Wow...I am an owner of a pair of Dynaudio Temptations and I am surprised about some of the things said in this thread.
My Temptations throw a huge soundstage that is not only wide but deep. I mean were talking orchestra hall deep.
Also I am a bass freak and I am so happy with the Temptations. The temptations are the first speaker I have owned that produced clear accurate, natural sounding bass. This is especially impressive considering that my whole system is tube based. I guess if you listen to a lot of Bach fuges then you might want something that goes deeper otherwise I think you will be very happy.
Having said all of that there is one speaker I would upgrade to if I could afford it. The Dali Megalines are the most amazing sounding speaker I have heard. However because of the bi-amping they become too expensive for me.
In the end though I am very happy with my Temptations and will live with them for a long time. So if you are looking for a speaker that can accurately reproduce music with natural sounding instruments then you can't go wrong with these speakers.
I had a pair of temptations for 2 years, and I really liked them. They performed as everybody so far has described. They love powerful SS amps. I have a combo of Boulder 2060 and an ARC Ref3 pre, which worked very well. I upgraded to MBL 101e's, which are unique, in my experience. Nothing images or soundstages like these. They are truly a you-are-there" speaker in ways that nothing else, IMHO, can match. It is, of course, a matter of taste at these levels.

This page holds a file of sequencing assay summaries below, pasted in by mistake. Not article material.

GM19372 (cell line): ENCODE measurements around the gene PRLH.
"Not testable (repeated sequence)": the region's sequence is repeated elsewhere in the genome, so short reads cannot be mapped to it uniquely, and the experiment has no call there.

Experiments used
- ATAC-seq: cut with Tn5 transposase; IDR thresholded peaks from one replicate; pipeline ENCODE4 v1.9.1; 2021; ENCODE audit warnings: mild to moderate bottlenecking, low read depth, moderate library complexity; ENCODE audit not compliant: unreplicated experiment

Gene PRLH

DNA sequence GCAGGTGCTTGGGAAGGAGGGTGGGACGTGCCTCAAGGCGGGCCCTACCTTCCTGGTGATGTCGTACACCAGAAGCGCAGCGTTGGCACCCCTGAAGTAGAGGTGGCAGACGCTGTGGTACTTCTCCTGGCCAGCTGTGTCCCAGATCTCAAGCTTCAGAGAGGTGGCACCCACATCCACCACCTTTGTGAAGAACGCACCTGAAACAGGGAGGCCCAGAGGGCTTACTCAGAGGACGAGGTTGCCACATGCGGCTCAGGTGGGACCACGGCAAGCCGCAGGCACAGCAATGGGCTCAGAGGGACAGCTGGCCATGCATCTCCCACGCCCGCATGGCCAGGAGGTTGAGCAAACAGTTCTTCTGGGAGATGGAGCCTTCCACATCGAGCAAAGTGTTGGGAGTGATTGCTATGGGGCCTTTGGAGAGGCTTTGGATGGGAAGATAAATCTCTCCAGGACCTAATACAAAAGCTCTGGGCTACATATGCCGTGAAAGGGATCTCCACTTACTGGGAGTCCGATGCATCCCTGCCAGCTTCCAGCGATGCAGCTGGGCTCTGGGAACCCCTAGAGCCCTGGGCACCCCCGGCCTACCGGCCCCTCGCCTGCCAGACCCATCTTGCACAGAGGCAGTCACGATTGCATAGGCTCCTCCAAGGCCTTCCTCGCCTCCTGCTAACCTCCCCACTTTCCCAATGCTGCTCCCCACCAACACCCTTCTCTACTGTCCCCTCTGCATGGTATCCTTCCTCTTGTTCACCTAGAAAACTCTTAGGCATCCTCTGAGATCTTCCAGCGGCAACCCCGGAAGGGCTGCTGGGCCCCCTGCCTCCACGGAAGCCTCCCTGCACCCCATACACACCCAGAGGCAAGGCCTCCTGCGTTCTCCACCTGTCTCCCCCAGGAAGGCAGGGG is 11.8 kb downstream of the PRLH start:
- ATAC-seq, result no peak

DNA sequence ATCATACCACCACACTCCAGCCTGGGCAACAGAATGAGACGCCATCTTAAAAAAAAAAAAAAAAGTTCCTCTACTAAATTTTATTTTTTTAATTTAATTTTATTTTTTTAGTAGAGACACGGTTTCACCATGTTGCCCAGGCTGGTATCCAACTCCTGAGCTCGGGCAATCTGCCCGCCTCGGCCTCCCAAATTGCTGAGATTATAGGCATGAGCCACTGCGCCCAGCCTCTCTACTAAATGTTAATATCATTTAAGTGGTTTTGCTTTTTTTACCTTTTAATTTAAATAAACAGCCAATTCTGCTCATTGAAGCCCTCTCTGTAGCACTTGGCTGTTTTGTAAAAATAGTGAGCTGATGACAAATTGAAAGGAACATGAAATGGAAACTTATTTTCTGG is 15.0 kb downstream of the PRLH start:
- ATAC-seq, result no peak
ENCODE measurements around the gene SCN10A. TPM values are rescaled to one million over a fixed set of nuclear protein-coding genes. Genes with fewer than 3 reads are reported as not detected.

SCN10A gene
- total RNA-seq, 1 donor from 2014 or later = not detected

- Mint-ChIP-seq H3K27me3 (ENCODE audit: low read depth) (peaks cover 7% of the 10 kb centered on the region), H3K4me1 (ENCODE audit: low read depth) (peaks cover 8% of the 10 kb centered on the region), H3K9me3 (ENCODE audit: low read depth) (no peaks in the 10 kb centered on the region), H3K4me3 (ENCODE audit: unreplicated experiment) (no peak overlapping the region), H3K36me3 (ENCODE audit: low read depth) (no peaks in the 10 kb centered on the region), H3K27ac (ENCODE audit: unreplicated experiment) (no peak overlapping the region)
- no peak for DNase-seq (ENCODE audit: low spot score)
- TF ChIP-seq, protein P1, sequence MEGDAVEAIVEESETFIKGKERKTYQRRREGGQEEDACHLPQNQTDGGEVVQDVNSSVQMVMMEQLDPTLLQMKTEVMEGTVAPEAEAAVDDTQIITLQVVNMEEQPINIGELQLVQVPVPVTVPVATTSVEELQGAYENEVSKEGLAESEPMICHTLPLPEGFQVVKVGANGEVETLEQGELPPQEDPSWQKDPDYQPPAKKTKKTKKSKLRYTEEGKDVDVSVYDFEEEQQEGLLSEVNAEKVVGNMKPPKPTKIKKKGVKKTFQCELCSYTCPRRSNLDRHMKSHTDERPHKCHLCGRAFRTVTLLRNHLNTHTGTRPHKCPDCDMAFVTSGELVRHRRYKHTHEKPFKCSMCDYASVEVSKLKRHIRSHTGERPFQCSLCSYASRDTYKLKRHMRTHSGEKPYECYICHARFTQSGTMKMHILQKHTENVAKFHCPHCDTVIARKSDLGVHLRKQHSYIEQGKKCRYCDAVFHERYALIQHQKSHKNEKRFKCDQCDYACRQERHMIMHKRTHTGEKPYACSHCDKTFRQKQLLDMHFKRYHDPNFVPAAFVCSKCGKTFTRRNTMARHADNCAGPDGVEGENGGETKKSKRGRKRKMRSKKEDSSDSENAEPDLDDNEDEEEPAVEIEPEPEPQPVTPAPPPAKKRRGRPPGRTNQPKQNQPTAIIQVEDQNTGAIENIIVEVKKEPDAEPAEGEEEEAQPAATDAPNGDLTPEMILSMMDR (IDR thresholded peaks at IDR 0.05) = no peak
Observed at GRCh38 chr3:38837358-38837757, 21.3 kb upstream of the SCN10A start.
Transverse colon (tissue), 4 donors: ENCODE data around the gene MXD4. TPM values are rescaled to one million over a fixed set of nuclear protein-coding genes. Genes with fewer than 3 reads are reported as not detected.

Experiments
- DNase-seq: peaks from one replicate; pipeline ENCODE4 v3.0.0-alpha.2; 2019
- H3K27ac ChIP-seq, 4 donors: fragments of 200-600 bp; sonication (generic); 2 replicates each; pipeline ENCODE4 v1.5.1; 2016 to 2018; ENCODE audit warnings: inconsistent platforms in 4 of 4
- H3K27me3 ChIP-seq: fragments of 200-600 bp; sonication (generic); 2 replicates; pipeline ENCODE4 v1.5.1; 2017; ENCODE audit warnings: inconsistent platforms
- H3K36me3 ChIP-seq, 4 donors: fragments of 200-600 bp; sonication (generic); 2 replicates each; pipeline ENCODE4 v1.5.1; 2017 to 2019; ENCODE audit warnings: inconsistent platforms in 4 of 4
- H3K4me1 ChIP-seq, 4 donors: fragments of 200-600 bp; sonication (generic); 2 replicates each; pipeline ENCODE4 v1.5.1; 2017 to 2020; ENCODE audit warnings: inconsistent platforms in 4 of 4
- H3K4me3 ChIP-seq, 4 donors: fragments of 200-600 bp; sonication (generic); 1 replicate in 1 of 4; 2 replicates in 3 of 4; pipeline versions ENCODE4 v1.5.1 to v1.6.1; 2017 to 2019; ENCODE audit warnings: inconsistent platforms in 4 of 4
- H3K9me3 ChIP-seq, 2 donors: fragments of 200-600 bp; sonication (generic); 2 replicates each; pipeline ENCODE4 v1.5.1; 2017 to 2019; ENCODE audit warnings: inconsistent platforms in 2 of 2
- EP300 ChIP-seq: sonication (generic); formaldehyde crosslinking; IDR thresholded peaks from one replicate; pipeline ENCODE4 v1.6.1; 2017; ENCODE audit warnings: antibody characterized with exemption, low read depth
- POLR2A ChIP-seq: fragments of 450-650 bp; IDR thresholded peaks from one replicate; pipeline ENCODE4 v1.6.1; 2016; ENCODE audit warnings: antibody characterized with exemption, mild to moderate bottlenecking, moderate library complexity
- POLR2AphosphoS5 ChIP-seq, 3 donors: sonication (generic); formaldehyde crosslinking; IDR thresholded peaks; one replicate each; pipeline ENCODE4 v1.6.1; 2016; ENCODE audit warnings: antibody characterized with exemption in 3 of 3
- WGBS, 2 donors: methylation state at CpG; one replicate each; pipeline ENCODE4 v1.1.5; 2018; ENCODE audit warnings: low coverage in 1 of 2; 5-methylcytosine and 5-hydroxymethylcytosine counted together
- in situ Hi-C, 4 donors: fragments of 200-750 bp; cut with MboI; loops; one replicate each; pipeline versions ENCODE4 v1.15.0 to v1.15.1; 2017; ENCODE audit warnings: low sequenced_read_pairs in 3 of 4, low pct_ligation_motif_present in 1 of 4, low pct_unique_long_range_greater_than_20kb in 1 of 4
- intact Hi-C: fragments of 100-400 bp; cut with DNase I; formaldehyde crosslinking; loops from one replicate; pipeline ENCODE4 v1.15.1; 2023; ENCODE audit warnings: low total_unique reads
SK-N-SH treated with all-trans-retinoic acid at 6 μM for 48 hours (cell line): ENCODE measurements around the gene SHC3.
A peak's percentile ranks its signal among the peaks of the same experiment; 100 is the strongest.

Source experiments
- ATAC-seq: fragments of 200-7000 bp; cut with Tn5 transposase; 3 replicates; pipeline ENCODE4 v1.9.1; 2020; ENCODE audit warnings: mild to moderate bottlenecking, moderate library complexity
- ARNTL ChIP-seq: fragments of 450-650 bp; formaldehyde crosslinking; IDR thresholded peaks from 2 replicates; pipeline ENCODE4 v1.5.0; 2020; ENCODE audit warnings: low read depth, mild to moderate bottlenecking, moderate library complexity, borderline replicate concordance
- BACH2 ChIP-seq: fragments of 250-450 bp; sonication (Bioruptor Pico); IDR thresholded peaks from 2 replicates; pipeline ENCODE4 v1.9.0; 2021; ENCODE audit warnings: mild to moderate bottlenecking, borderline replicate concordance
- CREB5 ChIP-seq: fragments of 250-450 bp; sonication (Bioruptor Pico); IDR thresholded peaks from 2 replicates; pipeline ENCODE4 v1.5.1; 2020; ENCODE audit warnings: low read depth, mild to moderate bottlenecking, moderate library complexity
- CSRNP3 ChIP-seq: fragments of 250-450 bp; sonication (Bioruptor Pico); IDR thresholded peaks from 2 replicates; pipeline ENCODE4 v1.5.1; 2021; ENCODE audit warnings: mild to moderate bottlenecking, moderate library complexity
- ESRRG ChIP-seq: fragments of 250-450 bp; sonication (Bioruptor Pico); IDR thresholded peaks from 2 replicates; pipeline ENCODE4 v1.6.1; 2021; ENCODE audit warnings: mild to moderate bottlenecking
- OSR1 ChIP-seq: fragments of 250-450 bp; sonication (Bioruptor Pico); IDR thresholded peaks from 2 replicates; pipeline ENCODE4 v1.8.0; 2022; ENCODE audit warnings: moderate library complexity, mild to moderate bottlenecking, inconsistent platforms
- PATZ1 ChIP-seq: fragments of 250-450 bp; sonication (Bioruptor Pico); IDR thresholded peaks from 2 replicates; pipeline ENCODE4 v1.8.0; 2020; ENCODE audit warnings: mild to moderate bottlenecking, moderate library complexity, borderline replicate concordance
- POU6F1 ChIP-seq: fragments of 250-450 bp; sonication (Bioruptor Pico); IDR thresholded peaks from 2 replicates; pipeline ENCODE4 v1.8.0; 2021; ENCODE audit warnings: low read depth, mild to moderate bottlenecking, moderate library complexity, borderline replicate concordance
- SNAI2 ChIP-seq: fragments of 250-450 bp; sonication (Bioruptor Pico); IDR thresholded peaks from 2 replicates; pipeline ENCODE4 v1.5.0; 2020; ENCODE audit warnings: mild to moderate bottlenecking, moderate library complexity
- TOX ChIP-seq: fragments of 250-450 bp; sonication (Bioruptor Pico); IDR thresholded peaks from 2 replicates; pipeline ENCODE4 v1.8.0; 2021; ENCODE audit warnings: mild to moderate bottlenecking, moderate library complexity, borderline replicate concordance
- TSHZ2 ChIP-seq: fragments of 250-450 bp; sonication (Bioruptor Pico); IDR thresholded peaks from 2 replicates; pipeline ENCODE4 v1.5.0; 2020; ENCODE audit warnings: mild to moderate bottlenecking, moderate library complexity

Keep in mind the comparisons IMO. MAXX, Avalon and Kharma throw HUGE soundstages. Avalon has a more distant hall perspective than the others - Kharma in particular throws larger-than-life vibrant images. Temptations are very strong in some of the categories highlighted by responses here but soundstaging would not be one of the first strengths I would mention for them. Incidentally I am not a dealer, I prefer live music to any system by far, and my own preferences for playback of recorded music focus on soundstaging and realistic timbres which I associate with the best tube-driven audio (different perspective from what Ttowntony described quite well as a system to highlight strengths of the Temptations).
IMO strong systems don't do anything badly but still only really nail a few elements of live music so we have to decide what brings each of us into the music most effectively. My brother has and loves his Dyn's for transients, accuracy and bass but my personal preferences run more toward Avalon and Kharma. He wouldn't sell his I am certain because they bring him into his music - nor would I be content with them if they were mine because they don't convey as well what I find so engaging about live music.
Ttowntony, Re you're comments on amplification. I use a Spectral DMA 180 (400W@4ohm and 60 amp peak current)and want my next speakers to be "well" or easily powered by it. To put it another way, my next speakers must be a complement and significant improvement to my existing set up. I won't be upgrading any part of my Spectral/MIT reference system(except possibly to V1.1 or.2 speaker cables) as it pleases me being very musical,transparent and dynamic. The Temptations appear to be an easy effort for the 180s. Am I missing anything. Also,looking at the lateral response curves in the Stereophile reviews it seem the Master is a smoother sounding speaker and even easier to drive, is that your experience? I don't think I should need/use great amounts of power as 80% of my listening is classical, much of that solo or chamber music, most of the balance is jazz, and I just don't listen at extreme volumes. My room is only 27x15.7x8.8 avg ht. I guess the highest current draw may be some drum whacks on Reference Recordings.